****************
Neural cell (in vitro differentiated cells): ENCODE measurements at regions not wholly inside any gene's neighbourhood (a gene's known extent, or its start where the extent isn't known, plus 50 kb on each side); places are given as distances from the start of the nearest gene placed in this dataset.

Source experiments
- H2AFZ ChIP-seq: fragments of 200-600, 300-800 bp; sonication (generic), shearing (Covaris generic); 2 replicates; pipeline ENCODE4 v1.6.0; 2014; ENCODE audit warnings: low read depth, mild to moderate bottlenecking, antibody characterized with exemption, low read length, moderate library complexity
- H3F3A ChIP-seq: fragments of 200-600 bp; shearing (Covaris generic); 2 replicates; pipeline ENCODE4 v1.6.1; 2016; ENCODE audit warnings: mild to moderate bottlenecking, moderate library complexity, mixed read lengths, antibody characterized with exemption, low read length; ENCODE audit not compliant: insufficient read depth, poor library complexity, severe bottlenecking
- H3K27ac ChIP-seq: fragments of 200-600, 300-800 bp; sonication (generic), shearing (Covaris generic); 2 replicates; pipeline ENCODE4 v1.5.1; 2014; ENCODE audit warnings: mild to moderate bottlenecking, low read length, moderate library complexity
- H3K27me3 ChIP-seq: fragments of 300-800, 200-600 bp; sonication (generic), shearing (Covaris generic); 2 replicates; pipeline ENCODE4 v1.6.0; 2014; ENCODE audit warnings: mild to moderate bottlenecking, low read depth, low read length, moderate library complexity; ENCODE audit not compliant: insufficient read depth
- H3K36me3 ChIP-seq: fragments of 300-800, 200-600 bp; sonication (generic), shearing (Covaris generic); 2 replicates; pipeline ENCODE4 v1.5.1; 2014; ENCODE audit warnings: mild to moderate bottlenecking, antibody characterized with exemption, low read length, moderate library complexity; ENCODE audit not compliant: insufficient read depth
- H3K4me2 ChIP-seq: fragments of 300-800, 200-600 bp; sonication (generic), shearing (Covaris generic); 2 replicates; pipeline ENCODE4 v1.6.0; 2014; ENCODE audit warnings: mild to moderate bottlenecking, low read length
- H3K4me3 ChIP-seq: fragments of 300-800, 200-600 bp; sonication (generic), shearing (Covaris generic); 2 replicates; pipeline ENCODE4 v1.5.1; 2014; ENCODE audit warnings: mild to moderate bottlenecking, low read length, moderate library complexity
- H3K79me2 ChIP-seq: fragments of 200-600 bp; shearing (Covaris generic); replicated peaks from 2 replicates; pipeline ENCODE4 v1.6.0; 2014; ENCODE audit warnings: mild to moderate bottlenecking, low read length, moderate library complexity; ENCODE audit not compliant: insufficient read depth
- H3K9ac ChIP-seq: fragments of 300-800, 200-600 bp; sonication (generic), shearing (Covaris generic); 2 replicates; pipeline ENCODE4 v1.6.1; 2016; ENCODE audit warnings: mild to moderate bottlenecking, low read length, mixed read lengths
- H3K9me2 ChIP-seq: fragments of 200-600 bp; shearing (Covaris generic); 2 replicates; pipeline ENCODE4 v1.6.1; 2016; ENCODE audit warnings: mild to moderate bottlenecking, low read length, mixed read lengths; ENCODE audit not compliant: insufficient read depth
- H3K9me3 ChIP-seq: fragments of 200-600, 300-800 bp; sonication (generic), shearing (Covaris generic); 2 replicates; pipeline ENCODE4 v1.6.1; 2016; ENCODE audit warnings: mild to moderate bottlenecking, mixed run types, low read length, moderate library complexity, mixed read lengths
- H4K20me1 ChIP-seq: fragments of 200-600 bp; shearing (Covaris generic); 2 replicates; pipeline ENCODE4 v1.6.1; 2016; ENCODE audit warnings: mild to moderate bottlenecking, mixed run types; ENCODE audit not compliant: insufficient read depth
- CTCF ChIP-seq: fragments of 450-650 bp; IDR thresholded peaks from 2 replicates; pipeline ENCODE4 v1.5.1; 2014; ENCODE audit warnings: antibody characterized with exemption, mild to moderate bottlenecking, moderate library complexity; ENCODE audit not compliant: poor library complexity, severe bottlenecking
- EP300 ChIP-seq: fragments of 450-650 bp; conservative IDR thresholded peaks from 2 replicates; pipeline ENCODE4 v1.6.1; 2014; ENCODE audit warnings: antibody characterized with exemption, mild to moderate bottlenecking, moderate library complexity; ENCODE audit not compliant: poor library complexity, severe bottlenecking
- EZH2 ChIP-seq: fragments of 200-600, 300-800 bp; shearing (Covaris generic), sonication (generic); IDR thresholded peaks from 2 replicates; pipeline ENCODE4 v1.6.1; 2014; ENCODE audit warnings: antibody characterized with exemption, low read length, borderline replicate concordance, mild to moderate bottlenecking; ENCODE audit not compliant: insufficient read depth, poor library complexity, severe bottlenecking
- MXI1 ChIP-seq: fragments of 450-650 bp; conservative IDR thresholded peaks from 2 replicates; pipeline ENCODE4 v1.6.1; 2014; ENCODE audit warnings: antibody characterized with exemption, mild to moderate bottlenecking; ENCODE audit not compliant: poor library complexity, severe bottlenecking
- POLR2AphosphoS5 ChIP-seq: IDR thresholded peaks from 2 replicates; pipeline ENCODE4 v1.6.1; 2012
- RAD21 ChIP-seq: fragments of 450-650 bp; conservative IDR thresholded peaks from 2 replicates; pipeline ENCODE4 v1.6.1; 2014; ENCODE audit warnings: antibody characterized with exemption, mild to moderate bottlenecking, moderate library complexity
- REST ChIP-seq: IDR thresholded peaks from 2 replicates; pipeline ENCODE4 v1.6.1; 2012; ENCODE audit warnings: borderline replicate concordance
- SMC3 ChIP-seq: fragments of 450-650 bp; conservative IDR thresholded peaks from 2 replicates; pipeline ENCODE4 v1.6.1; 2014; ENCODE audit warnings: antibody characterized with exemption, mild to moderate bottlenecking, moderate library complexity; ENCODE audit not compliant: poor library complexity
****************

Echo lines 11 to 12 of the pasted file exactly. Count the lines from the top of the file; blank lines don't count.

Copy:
- H3K9ac ChIP-seq: fragments of 300-800, 200-600 bp; sonication (generic), shearing (Covaris generic); 2 replicates; pipeline ENCODE4 v1.6.1; 2016; ENCODE audit warnings: mild to moderate bottlenecking, low read length, mixed read lengths
- H3K9me2 ChIP-seq: fragments of 200-600 bp; shearing (Covaris generic); 2 replicates; pipeline ENCODE4 v1.6.1; 2016; ENCODE audit warnings: mild to moderate bottlenecking, low read length, mixed read lengths; ENCODE audit not compliant: insufficient read depth